Between elections and earthquakes, the end of 2016 has started to feel a bit like the end of the world. But there's been a solitary light in the darkness of November: Microsoft finally saw fit to make superlative skateboarding game Skate 3 playable on its Xbox One console.
That meant that in the same month that the president-elect of the United States appointed a white supremacist to one of the highest positions in his administration, the country of my birth slashed its economic projections for the future, and a tsunami threatened the country I now call home, I was able to forget the world by spending multiple hours trying to land a tailslide on a small bench.
It's also the same month that Titanfall 2, Dishonored 2, and Battlefield 1 made plays to dominate my time, but it was Skate 3's board-friendly world of Port Carverton that I spent longest in. First released in 2010 on the Xbox 360 and PS3, Skate 3 was developed by EA’s now defunct Black Box studio. The series as a whole, and Skate 3 in particular, was renowned for its more natural take on the sport, with a control scheme that really made it feel like you were on a board.
Skate 3 takes place in a city built for skateboarders. It starts with the name — carve down its long, winding streets — and continues with its factories, facilities, and forecourts conveniently laid out like well-designed skateparks. You’re never far from a grindable rail or a hoppable gap.
Port Carverton is best explored at cruising speed, a leisurely skate-pace of kick, push, kick, push that reveals its best lines. Signs and benches often look like signs and benches, but catch them in the right light, and you'll see them from their golden angles, revealing new ways to chain tricks together. When those lines are broken, Skate 3 lets you connect them up, enabling players to hop off their board and yank ramps, rails, and other obstacles into place.
I became obsessed with trying to grind on a soccer goal
In this way I became obsessed with trying to grind on a soccer goal. At first I tried to use a small kicker ramp to make up the eight-or-so feet I'd need to reach its top rail, but Skate 3 remains fairly faithful to the laws of physics, and I'd bleed so much speed on the ramp that the jump was impossible. So I dragged the goal instead down the road to a nearby skatepark, heaving it into a swimming-pool-sized bowl designed to allow big-air tricks. By leaping from the side of the bowl, I could theoretically reach the rail, but every time I lined up a run, the goal moved slightly.
But my plan went amiss. Because in Skate 3 you aren’t alone — you share Port Carverton with other computer-controlled skaters, each of whom is riding their own lines, and doing their own tricks. And my hastily inserted goal had served as a giant net for capturing AI skaters. The goal was moving because every time I'd set up for a run, another skater would fall into my accidental trap, caught like a fly in a soccer spider's web. They'd lie there for a time, their boards rolling lazily away, before phasing out of reality and back to their previous position, ready to careen themselves back into the goalmouth.
I hauled the goal to a quieter part of the park and finally stuck the trick I'd wanted: a nollie heelflip, landing in a nosebluntslide, before hardflipping out. Skate games mark progression with discrete challenges: grind, flip, or grab in specific areas or using specific obstacles and you'll gain access to new character customization options and unlock new challenges. But tricking on the soccer goal wouldn't give me new clothes, boards, or friends — I just thought it looked like fun.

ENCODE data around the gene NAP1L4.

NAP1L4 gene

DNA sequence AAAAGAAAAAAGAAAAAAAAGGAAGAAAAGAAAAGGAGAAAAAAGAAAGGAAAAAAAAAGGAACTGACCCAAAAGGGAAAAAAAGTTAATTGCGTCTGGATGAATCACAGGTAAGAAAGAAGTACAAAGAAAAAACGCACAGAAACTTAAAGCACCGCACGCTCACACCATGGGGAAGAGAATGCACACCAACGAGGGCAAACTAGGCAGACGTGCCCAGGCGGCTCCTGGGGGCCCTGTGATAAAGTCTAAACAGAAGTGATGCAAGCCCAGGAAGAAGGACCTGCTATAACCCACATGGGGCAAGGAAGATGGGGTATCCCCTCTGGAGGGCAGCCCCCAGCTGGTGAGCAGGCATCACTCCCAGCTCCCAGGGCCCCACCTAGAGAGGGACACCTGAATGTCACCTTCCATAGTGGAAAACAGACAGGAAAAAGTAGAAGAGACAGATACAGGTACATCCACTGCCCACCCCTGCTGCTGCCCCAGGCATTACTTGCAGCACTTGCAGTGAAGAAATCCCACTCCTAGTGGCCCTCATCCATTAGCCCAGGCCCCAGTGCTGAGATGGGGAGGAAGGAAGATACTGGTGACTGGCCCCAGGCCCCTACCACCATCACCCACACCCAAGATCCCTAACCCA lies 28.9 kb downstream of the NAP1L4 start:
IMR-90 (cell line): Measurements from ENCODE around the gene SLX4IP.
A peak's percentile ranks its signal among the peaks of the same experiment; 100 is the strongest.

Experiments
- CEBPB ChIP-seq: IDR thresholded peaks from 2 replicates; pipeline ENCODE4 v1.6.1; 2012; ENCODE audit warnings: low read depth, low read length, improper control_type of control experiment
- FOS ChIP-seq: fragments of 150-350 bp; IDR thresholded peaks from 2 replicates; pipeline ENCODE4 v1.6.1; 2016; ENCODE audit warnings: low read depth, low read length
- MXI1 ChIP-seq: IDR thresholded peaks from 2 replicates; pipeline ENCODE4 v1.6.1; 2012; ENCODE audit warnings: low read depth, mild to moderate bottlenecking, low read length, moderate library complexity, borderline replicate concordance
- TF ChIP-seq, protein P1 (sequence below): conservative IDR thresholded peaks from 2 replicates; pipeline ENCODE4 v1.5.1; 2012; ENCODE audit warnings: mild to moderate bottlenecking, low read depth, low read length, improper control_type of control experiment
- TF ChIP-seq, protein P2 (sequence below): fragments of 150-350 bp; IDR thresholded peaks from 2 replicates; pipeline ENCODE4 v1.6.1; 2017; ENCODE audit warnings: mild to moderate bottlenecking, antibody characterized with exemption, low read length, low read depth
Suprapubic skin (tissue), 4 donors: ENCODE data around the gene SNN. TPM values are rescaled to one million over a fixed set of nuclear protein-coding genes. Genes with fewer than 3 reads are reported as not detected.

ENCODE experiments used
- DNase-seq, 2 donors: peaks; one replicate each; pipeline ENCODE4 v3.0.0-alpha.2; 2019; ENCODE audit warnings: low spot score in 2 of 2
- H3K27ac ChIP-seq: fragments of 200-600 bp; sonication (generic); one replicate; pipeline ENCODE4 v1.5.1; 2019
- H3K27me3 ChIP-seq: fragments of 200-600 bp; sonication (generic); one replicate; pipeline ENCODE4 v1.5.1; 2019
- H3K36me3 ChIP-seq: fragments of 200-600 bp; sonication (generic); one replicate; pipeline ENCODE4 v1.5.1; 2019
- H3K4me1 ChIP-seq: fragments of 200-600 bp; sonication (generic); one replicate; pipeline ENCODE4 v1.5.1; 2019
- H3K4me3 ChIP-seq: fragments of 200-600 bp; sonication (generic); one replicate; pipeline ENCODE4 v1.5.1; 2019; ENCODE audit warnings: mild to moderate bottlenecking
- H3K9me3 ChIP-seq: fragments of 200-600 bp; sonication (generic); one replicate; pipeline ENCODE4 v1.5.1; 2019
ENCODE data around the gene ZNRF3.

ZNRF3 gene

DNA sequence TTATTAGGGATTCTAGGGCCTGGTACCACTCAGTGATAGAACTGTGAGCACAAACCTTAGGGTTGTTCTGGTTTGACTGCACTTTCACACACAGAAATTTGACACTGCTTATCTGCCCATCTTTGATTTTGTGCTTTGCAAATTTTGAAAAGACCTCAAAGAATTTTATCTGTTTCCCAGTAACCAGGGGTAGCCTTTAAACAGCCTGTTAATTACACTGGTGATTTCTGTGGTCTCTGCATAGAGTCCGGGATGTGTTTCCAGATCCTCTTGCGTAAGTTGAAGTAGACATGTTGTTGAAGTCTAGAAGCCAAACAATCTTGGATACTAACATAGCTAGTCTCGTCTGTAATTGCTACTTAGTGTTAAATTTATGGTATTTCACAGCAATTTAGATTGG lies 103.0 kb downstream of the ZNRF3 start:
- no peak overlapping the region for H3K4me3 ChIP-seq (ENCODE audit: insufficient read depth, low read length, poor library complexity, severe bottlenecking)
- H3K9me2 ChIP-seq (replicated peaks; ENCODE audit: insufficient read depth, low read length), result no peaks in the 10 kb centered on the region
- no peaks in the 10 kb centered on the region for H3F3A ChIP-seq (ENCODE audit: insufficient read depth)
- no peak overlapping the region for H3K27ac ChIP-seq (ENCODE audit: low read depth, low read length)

Challenges are not laid down by the game so much as dreamed up by the player. That structure is different to the biggest skateboarding game series, Tony Hawk's Pro Skater. THPS games tasked players with increasingly weird goals, using skateboards as vehicles to collect secret videotapes, disconnect tongues from frozen posts, tag obstacles with graffiti, and help dogs defecate.
Challenges are dreamed up by the player
The first Tony Hawk's Pro Skater stoked my skateboarding interest, but by 2007, Tony's games weren't about skateboarding any more. They were about being Tony Hawk's Pro Skater games, lost to to Jackass-esque pranks and wildly unrealistic million-point combos. Playing the later games in that series felt more like a playing a fighting game than anything else.
Skate 3, on the other hand, feels like skating. The right stick handles the board almost organically, allowing for ollies, manuals, and a host of flip tricks with an intuitive flicking motion. A double kickflip isn't achieved by an abstract series of button presses; it's done by approximating the movement your feet would make to produce a real life double kickflip. Skate 3 also apes real-world skating in its approach to tricks and challenges. It rewards persistence, creativity, and the pursuit of perfection on the small scale.
I say it feels like skating, though the closest I've come to real skateboarding is trying to land a kickflip on grass when I was 14. (On grass because I was terrified the board would shoot out from under me and break my wrist.) But it feels good. I can throw out 20-trick combos no problem, linking manuals with hastily concocted flips. But improvising as I bounce off walls and slow to a halt is much less satisfying than finally hitting that crisp varial heelfip into funbox manual with a 360-flip out that I've been trying to nail for the last hour.
Skate 3 is six years old now, but there's still an innate joy in moving around its world that no other sports game has approximated. It's chosen a perfect time to come back, too: in a fraught 2016, the relaxed and open world of 2010 is more inviting than ever.